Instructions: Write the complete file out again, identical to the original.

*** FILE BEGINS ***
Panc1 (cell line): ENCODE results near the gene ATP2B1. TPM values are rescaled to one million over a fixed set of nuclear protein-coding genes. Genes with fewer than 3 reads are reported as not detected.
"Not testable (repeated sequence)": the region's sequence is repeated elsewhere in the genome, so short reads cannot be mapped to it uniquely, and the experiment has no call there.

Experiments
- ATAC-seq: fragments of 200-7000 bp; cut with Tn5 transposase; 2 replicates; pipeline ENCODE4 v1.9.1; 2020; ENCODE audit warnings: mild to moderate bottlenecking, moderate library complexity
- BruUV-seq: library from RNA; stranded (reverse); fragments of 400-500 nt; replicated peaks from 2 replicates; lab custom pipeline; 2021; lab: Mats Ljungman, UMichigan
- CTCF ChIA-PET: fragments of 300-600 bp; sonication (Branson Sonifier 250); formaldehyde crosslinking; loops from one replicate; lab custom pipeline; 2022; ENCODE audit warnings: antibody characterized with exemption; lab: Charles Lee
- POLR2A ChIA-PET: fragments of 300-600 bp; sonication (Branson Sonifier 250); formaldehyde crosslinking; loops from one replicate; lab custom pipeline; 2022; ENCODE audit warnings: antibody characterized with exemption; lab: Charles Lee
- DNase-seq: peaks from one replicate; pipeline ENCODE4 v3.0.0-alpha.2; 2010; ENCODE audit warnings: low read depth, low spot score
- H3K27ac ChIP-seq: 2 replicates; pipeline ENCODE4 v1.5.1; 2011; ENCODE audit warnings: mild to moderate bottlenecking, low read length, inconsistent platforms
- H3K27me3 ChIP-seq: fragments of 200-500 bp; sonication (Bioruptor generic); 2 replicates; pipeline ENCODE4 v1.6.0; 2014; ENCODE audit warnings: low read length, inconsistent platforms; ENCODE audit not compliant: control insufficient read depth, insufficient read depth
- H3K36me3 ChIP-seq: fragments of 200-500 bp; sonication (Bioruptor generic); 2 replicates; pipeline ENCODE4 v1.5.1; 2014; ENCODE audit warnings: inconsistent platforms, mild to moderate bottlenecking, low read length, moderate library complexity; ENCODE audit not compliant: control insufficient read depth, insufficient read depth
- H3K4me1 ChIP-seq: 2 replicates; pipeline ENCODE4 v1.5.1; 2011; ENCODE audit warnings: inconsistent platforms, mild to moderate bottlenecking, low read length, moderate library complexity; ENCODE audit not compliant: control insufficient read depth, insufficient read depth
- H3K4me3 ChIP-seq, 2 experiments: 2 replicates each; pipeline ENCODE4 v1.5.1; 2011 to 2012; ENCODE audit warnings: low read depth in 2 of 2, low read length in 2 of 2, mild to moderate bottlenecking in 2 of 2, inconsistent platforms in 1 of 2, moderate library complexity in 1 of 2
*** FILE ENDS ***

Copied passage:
Panc1 (cell line): ENCODE results near the gene ATP2B1. TPM values are rescaled to one million over a fixed set of nuclear protein-coding genes. Genes with fewer than 3 reads are reported as not detected.
"Not testable (repeated sequence)": the region's sequence is repeated elsewhere in the genome, so short reads cannot be mapped to it uniquely, and the experiment has no call there.

Experiments
- ATAC-seq: fragments of 200-7000 bp; cut with Tn5 transposase; 2 replicates; pipeline ENCODE4 v1.9.1; 2020; ENCODE audit warnings: mild to moderate bottlenecking, moderate library complexity
- BruUV-seq: library from RNA; stranded (reverse); fragments of 400-500 nt; replicated peaks from 2 replicates; lab custom pipeline; 2021; lab: Mats Ljungman, UMichigan
- CTCF ChIA-PET: fragments of 300-600 bp; sonication (Branson Sonifier 250); formaldehyde crosslinking; loops from one replicate; lab custom pipeline; 2022; ENCODE audit warnings: antibody characterized with exemption; lab: Charles Lee
- POLR2A ChIA-PET: fragments of 300-600 bp; sonication (Branson Sonifier 250); formaldehyde crosslinking; loops from one replicate; lab custom pipeline; 2022; ENCODE audit warnings: antibody characterized with exemption; lab: Charles Lee
- DNase-seq: peaks from one replicate; pipeline ENCODE4 v3.0.0-alpha.2; 2010; ENCODE audit warnings: low read depth, low spot score
- H3K27ac ChIP-seq: 2 replicates; pipeline ENCODE4 v1.5.1; 2011; ENCODE audit warnings: mild to moderate bottlenecking, low read length, inconsistent platforms
- H3K27me3 ChIP-seq: fragments of 200-500 bp; sonication (Bioruptor generic); 2 replicates; pipeline ENCODE4 v1.6.0; 2014; ENCODE audit warnings: low read length, inconsistent platforms; ENCODE audit not compliant: control insufficient read depth, insufficient read depth
- H3K36me3 ChIP-seq: fragments of 200-500 bp; sonication (Bioruptor generic); 2 replicates; pipeline ENCODE4 v1.5.1; 2014; ENCODE audit warnings: inconsistent platforms, mild to moderate bottlenecking, low read length, moderate library complexity; ENCODE audit not compliant: control insufficient read depth, insufficient read depth
- H3K4me1 ChIP-seq: 2 replicates; pipeline ENCODE4 v1.5.1; 2011; ENCODE audit warnings: inconsistent platforms, mild to moderate bottlenecking, low read length, moderate library complexity; ENCODE audit not compliant: control insufficient read depth, insufficient read depth
- H3K4me3 ChIP-seq, 2 experiments: 2 replicates each; pipeline ENCODE4 v1.5.1; 2011 to 2012; ENCODE audit warnings: low read depth in 2 of 2, low read length in 2 of 2, mild to moderate bottlenecking in 2 of 2, inconsistent platforms in 1 of 2, moderate library complexity in 1 of 2